Even with business slacking off in some areas, many integrators say they have not experienced a noticeable decline in revenue. In fact, all executives interviewed for this article said their companies anticipate modest to strong growth in their state and local business this year.

ACS, for example, expects its state and local business to grow by at least 20 percent, said John Brophy, president of ACS' state and local solutions group. The company may achieve a growth rate of 30 percent if it makes more acquisitions in the market, he said.

Paul Robinson, Deloitte Consulting's practice director for public-sector, Americas, said his company also expects to grow its state and local business by 20 percent in 2002. "We're going to have the best year we've ever had, by a fairly wide margin," he said.The state budget situation has severely worsened since last year. Forty-three states are reporting revenue shortfalls for 2002, according to the Denver-based National Conference of State Legislators.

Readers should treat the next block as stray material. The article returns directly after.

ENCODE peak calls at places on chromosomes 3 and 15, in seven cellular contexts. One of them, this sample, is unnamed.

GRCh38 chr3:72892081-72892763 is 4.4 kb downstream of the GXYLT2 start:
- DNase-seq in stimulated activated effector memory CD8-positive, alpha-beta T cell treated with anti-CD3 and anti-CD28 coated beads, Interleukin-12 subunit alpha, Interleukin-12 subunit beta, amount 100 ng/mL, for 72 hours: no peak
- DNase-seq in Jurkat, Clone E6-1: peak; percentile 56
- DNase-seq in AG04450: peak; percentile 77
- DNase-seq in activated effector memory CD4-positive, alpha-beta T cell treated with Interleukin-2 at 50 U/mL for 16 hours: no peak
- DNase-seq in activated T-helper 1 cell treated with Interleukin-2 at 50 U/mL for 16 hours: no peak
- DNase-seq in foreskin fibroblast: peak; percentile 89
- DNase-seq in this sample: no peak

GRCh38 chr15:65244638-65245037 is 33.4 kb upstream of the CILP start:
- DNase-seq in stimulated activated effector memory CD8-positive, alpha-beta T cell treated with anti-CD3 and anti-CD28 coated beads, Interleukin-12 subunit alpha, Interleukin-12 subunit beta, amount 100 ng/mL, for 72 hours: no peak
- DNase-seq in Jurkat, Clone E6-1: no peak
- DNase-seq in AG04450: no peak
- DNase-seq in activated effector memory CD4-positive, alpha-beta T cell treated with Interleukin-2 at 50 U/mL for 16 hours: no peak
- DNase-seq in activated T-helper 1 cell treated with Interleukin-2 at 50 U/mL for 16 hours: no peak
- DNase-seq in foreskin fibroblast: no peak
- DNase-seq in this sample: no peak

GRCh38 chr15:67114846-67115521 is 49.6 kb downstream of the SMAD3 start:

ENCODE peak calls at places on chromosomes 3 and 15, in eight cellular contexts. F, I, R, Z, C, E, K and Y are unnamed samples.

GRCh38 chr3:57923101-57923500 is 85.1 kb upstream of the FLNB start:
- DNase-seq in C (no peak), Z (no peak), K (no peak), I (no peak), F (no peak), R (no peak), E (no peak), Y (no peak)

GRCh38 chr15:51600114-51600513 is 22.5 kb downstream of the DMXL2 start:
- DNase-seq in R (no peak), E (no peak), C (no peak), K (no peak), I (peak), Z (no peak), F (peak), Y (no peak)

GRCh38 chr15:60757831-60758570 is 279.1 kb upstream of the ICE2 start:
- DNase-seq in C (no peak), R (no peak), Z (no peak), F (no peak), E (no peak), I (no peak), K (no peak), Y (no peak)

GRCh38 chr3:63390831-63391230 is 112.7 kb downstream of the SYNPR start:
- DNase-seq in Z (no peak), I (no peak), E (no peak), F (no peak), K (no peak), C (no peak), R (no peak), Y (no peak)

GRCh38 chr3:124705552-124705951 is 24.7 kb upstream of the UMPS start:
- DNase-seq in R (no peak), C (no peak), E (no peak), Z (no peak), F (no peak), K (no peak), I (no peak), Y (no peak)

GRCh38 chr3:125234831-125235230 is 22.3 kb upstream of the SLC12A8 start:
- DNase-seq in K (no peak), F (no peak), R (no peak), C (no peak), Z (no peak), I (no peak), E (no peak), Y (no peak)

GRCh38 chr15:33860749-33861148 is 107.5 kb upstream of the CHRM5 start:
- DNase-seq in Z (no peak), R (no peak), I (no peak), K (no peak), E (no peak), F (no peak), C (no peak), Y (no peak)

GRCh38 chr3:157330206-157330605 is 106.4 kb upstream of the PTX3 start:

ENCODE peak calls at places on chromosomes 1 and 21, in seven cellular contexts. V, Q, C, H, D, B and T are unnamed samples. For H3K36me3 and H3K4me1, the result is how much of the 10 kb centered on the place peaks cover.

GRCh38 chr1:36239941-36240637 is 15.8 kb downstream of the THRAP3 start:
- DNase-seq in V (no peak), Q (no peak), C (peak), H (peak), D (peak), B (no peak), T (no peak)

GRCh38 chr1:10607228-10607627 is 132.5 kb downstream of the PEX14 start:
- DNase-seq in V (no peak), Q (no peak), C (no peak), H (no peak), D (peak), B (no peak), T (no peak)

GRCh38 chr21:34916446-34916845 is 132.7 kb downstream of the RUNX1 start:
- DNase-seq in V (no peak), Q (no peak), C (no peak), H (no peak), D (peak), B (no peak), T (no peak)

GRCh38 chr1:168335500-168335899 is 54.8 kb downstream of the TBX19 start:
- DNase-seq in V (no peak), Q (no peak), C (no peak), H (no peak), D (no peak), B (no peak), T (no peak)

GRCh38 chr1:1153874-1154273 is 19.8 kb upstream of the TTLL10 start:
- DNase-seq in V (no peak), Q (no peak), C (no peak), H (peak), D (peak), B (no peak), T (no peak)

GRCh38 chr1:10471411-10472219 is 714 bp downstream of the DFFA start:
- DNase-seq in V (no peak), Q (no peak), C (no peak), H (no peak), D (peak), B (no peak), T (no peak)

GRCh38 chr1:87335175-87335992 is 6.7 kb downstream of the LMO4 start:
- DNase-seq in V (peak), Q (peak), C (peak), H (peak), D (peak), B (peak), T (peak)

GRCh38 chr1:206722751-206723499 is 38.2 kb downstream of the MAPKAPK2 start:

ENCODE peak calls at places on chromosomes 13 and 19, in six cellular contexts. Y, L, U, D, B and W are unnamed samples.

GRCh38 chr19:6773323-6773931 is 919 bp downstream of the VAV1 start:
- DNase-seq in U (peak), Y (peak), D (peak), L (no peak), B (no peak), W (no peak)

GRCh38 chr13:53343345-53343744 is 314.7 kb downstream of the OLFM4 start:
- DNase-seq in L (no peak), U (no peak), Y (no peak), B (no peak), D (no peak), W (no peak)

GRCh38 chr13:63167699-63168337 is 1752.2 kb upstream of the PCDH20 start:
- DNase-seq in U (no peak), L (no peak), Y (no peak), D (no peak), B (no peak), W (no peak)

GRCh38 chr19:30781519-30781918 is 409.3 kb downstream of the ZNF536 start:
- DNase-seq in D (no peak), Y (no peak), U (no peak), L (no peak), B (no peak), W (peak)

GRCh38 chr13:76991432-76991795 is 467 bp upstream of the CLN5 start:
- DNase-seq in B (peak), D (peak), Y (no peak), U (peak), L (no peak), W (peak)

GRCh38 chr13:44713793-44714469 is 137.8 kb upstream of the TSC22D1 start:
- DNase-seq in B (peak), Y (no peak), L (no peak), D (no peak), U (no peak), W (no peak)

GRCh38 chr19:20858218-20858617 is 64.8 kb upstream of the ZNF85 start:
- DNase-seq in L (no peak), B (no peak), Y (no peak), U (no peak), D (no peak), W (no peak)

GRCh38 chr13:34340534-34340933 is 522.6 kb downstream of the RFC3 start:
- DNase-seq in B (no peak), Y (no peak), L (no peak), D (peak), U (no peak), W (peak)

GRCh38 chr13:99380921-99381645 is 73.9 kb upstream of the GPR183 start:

All totaled, states are facing budget shortfalls ranging between $40 billion and $50 billion in fiscal 2002, according to the National Governors Association, based in Washington. The unanticipated expenditure of $6 billion by states for homeland security since Sept. 11 has exacerbated the budget situation, the organization said.

The budget crunch has caused some cutbacks in planned IT spending. Gartner Dataquest, which last year projected state and local IT spending of $48.8 billion for 2002, has slashed that prediction by more than $4 billion.

In the near term, funds may not be available for many types of projects, including enterprise resource planning, legacy system upgrades, e-procurement and customer relationship management, said government and industry officials.